Friday, May 15, 2015

What Happened To Internet Search?

At OnSong, our utmost goal is to make the best app for musicians possible. It all started with a crazy idea to make an app to help make the lives of musicians easier. It was a simple idea: get rid of paper and keep it organized in a digital library and then provide tools to let you transpose music. But we didn't just stop there. We've listened to thousands of musicians to continue to evolve OnSong into an app to meet the needs of musicians everywhere. It's that modus operandi that is baked into the very culture of our small company.

In the early days of OnSong, we had many requests to make it easier to import chord charts found on the Internet. It seemed like a simple request and we were up for the technical challenge. After all, our goal is to meet the needs of musicians. We soon realized that we had stepped into a very shady and uncharted space.

You see, we never intended to step into the fray of the music publishing industry, piracy, terms of use agreements or the finer points of copyright law. We are not a media conglomerate nor lawyers. We are designers and programmers who want to work with any and all available content. As we navigated this new territory, we decided that the Internet search feature should be limited to search only one website. Since configuring this website could mean a lot of work, we defaulted to a website that allows publishers to have their content removed if it is found to infringe on copyrights. We reasoned that this was a fair stance to take, especially because we believe that every musician deserves to be paid and rewarded for their creativity and hard work. Simply put, we desire a healthy, creative music ecosystem.

Over the past few years we've learned that our stance on Internet content was flawed and was raising the ire of prominent figures in the music industry. We had made it a little too easy to search and acquire content from questionable sources. To complicate things, our users were never made aware of the terms of use of this content. In essence, we bypassed a lot these headaches to make things easy by abstracting all those concerns away. We shielded our users from the legal questionability of the content they were consuming.

In early 2015, we realized we needed to make a change. Not only did this go against our ethics and principals, but it was also standing in the way of us making an app with legitimate content. So we did the unthinkable and removed a feature. If there's one thing we've learned in the five years we've been working on OnSong, it's that people don't like change. To help with this transition, we've built a new feature called the Add To OnSong Safari Extension and worked to communicate these changes to our users ahead of the launch of OnSong 1.993. We know that we have angered and upset many of you and we do apologize for that. But we also have a moral, legal and ethical position that we need to take on this. We needed to change as much as we didn't want to upset you.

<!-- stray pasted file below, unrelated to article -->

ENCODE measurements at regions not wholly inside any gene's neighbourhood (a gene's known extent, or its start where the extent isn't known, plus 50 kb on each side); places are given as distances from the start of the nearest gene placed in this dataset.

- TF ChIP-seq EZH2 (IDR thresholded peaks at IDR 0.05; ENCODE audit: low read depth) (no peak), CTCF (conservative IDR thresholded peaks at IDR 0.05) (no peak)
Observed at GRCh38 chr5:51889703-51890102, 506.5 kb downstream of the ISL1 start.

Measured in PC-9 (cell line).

Many users have questioned our motives on this switch. Some think that we are getting some kind of financial benefit out of this arrangement. That's not the case. In fact, the lower ratings we are receiving on the App Store has drastically dropped our downloads. Since that is the only way we make money, it means that we need to cut back on our free customer support and slow down some of our plans for OnSong on other platforms or features that you have requested.

But what many people don't recognize is the number of benefits that removing the Internet Search and switching to the Add To OnSong Safari Extension has provided. First, we are now in good standing with publishers. That means we and our partners can negotiate deals that benefit our users. In addition, you are no longer limited to content from one website. You can now import content from any website. In addition, the Add To OnSong Safari Extension is not just limited to chord charts, but can also import PDF files and audio content was well! Many worship bands make their chord charts, backing tracks and loops freely available and you can import them using the Add To OnSong extension. This also works with other paid and subscription services as well outside of OnSong. Lastly, it means that you are in control of the content you import. Just check the terms of use on the content you use and then use it.

We are continuing to invest into the Add To OnSong Safari Extension to allow it to do much more than the Internet Search in OnSong could ever do. We are also working with content partners to bring the best chord chart content available to you in a way that doesn't lock you into a specific app or content vendor. Lastly, we are still, if not more so, focused on meeting the needs of musicians around the world and can't want to bring you new OnSong apps and services to make your life easier and to spread music throughout the world.

Jason Kichline, President of OnSong